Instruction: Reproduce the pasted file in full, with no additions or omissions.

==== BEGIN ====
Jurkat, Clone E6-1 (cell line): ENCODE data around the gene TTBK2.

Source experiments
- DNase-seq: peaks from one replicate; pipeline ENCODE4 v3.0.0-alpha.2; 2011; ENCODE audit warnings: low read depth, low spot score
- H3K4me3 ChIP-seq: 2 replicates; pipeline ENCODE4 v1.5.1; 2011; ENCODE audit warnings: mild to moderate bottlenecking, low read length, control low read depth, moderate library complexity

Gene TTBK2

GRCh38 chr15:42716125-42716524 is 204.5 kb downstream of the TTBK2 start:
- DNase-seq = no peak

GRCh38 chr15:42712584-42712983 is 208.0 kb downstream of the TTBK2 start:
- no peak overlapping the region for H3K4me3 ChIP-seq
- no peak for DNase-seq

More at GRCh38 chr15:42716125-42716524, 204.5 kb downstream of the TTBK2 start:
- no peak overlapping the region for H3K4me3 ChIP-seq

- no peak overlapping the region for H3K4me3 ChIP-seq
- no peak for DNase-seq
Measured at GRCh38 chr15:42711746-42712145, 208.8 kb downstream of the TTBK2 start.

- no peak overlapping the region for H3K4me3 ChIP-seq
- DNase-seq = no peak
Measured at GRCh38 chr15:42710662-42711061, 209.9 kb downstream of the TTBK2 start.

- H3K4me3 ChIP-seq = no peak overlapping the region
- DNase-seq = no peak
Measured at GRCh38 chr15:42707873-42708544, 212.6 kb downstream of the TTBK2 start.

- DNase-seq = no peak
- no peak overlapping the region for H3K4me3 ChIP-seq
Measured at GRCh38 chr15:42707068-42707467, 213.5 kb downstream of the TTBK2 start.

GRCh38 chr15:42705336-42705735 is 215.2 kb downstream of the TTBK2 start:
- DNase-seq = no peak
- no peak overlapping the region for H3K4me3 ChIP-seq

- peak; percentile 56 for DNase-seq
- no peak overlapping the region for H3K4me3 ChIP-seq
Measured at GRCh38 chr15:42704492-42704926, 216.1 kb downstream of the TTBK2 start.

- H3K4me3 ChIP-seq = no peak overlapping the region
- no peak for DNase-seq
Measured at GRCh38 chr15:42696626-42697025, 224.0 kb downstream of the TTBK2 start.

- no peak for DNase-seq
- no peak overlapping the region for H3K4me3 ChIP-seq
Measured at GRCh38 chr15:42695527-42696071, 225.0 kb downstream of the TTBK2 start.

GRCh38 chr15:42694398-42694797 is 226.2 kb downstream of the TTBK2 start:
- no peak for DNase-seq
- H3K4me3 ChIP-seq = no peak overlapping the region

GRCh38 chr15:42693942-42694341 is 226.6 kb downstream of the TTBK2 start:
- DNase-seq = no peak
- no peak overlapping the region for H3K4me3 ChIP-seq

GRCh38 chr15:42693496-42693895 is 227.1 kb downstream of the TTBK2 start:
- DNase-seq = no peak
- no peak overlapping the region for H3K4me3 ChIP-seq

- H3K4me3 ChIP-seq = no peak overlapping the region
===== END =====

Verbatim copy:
Jurkat, Clone E6-1 (cell line): ENCODE data around the gene TTBK2.

Source experiments
- DNase-seq: peaks from one replicate; pipeline ENCODE4 v3.0.0-alpha.2; 2011; ENCODE audit warnings: low read depth, low spot score
- H3K4me3 ChIP-seq: 2 replicates; pipeline ENCODE4 v1.5.1; 2011; ENCODE audit warnings: mild to moderate bottlenecking, low read length, control low read depth, moderate library complexity

Gene TTBK2

GRCh38 chr15:42716125-42716524 is 204.5 kb downstream of the TTBK2 start:
- DNase-seq = no peak

GRCh38 chr15:42712584-42712983 is 208.0 kb downstream of the TTBK2 start:
- no peak overlapping the region for H3K4me3 ChIP-seq
- no peak for DNase-seq

More at GRCh38 chr15:42716125-42716524, 204.5 kb downstream of the TTBK2 start:
- no peak overlapping the region for H3K4me3 ChIP-seq

- no peak overlapping the region for H3K4me3 ChIP-seq
- no peak for DNase-seq
Measured at GRCh38 chr15:42711746-42712145, 208.8 kb downstream of the TTBK2 start.

- no peak overlapping the region for H3K4me3 ChIP-seq
- DNase-seq = no peak
Measured at GRCh38 chr15:42710662-42711061, 209.9 kb downstream of the TTBK2 start.

- H3K4me3 ChIP-seq = no peak overlapping the region
- DNase-seq = no peak
Measured at GRCh38 chr15:42707873-42708544, 212.6 kb downstream of the TTBK2 start.

- DNase-seq = no peak
- no peak overlapping the region for H3K4me3 ChIP-seq
Measured at GRCh38 chr15:42707068-42707467, 213.5 kb downstream of the TTBK2 start.

GRCh38 chr15:42705336-42705735 is 215.2 kb downstream of the TTBK2 start:
- DNase-seq = no peak
- no peak overlapping the region for H3K4me3 ChIP-seq

- peak; percentile 56 for DNase-seq
- no peak overlapping the region for H3K4me3 ChIP-seq
Measured at GRCh38 chr15:42704492-42704926, 216.1 kb downstream of the TTBK2 start.

- H3K4me3 ChIP-seq = no peak overlapping the region
- no peak for DNase-seq
Measured at GRCh38 chr15:42696626-42697025, 224.0 kb downstream of the TTBK2 start.

- no peak for DNase-seq
- no peak overlapping the region for H3K4me3 ChIP-seq
Measured at GRCh38 chr15:42695527-42696071, 225.0 kb downstream of the TTBK2 start.

GRCh38 chr15:42694398-42694797 is 226.2 kb downstream of the TTBK2 start:
- no peak for DNase-seq
- H3K4me3 ChIP-seq = no peak overlapping the region

GRCh38 chr15:42693942-42694341 is 226.6 kb downstream of the TTBK2 start:
- DNase-seq = no peak
- no peak overlapping the region for H3K4me3 ChIP-seq

GRCh38 chr15:42693496-42693895 is 227.1 kb downstream of the TTBK2 start:
- DNase-seq = no peak
- no peak overlapping the region for H3K4me3 ChIP-seq

- H3K4me3 ChIP-seq = no peak overlapping the region